The essential minerals which make up the nutritional quality of the food we eat, are depleted because of modern agricultural practices. Also, the nutrient integrity of food has also been eroded through modern processing, transportation and the preoccupation of food producers with appearance and shelf life – all at the expense of nutritional quality. To make sure your children get the necessary nutrients to supplement their growth and development, you may give them the following supplements:
Vitamin C Complex [LINK to Vitamin C Complex page]
Vitamin C is important for the growth and repair of all cells in the body, e.g. skin, cartilage, tendons, ligaments and blood vessels. It helps with the healing of wounds and to maintain and repair bones and teeth. It is also an antioxidant, which means it can reduce the damage caused by free radicals in the body. (1) Taking a Vitamin C supplement, could help reduce the duration of cold symptoms. (2,3)
Vitamin B Complex [LINK to Vitamin B Complex page]
Vitamin B is needed to maintain a healthy nervous system and to produce red blood cells that are so important in carrying oxygen through the whole body. (4,5) Vitamin B cannot be made by the body, therefore you need to provide it as part of your child’s diet or give it to them as a supplement. (6)
Give your child a Vitamin B supplement to help their bodies convert food into energy and to maintain healthy brain function. (7)
Multivitamin + Mineral for Children
A child goes through several growth spurts – infancy, preschool, middle childhood and adolescence. Nutritional needs change for each stage of a child’s development – and it differs from child to child. (8) Even if you provide your family with a healthy diet they may still develop a deficiency due to the nutritional content of foods or because their active bodies are burning through their nutrient stores, like iron and magnesium, faster. (9,10)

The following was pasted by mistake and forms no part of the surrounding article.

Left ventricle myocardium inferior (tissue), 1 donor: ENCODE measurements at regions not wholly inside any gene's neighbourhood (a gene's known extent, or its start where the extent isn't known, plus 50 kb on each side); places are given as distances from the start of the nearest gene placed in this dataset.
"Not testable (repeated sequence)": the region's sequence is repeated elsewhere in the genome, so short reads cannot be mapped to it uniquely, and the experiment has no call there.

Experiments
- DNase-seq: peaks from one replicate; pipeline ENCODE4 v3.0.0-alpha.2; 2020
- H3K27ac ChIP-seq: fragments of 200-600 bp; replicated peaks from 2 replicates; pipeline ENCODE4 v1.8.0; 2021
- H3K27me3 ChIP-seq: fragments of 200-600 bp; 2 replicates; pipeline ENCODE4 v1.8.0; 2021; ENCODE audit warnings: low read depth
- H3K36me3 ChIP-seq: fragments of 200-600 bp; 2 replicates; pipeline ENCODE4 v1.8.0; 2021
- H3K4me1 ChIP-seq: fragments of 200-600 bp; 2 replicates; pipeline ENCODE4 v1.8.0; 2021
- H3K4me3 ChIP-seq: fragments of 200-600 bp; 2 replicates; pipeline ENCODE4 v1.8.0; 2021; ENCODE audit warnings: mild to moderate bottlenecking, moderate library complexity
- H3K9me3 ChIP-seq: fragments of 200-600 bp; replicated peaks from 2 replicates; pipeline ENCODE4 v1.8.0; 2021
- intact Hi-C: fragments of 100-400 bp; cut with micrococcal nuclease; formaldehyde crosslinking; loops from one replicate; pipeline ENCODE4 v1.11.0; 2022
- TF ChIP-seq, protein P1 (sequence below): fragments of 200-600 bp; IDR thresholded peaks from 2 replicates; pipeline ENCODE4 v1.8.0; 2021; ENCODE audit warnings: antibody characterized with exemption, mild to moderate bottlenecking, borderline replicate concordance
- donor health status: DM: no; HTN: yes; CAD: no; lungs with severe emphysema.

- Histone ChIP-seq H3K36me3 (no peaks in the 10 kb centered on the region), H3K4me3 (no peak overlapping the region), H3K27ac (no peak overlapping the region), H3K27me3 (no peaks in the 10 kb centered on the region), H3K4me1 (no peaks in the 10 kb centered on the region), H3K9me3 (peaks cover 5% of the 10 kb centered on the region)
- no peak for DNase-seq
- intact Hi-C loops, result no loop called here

To prevent nutritional deficiencies, we recommend FoodState’s Multivitamin + Mineral for Children [LINK to Multivitamin + Mineral for Children page]. It contains many vitamins and minerals to support growth and development in your children. It is also available in a chewable format, which is ideally suited to help give children all the vitamins and minerals they need to prosper.
There are a few other ways you can improve the health of your children:
- What and how much? [LINK to Portions and portion sizes for children page]
- Eat well, live well [LINK to Healthy eating habits page]
- Active kids [LINK to Active children page]
References: 1. Vitamin C (Ascorbic acid). University of Maryland Medical Center. [online] [cited 2017 Oct 2]. Available from: URL: http://www.umm.edu/health/medical/altmed/supplement/vitamin-c-ascorbic-acid. 2. Douglas RM, Chalker EB, Treacy B. Vitamin C for preventing and treating the common cold. Cochrane Database Syst Rev 2000;(2):CD000980. 3. Mayo Clinic. Cold Remedies. What works, what doesn’t, what can’t hurt. [online] [cited 2017 Oct 2]. Available from: URL: http://www.mayoclinic.org/diseases-conditions/common-cold/in-depth/cold-remedies/art-20046403. 4. Butler CC, Vidal-Alaball J, Cannings-John R, et al. Oral vitamin B12 versus intramuscular vitamin B12 for vitamin B12 deficiency: a systematic review of randomized controlled trials. Fam Pract 2006:279-285. 5. What Is Iron-Deficiency Anemia? National Heart, Lung, and Blood Institute. [online] [cited 2015 Apr 20] Available from: URL: http://www.nhlbi.nih.gov/health-topics/topics/ida. 6. Langan RC, Zawistoski KJ. Update on Vitamin B12 Deficiency. Am Fam Phys 2011;83(12):1425-1430. 7. Mayo Clinic – Women’s Healthsource. Vitamins and Minerals. What you should know about essential nutrients. [online] [cited 2017 Oct 3] Available from: URL: http://www.mayoclinic.org/documents/mc5129-0709-sp-rpt-pdf/doc-20079085. 8. MedlinePlus. Normal growth and development. [online] [cited 2017 Oct 2]. Available from: URL: http://www.nlm.nih.gov/medlineplus/ency/article/002456.htm. 9. Peeling P, Dawson B, Goodman C, et al. Athletic induced iron deficiency: new insights into the role of inflammation, cytokines and hormones. Eur J Appl Physiol 2008;103:381-391. 10. Kass LS, Skinner P, Poeira F. A Pilot Study on the Effects of Magnesium Supplementation with High and Low Habitual Dietary Magnesium Intake on Resting and Recovery from Aerobic and Resistance Exercise and Systolic Blood Pressure. J Sports Sci Med 2013;12:144-150.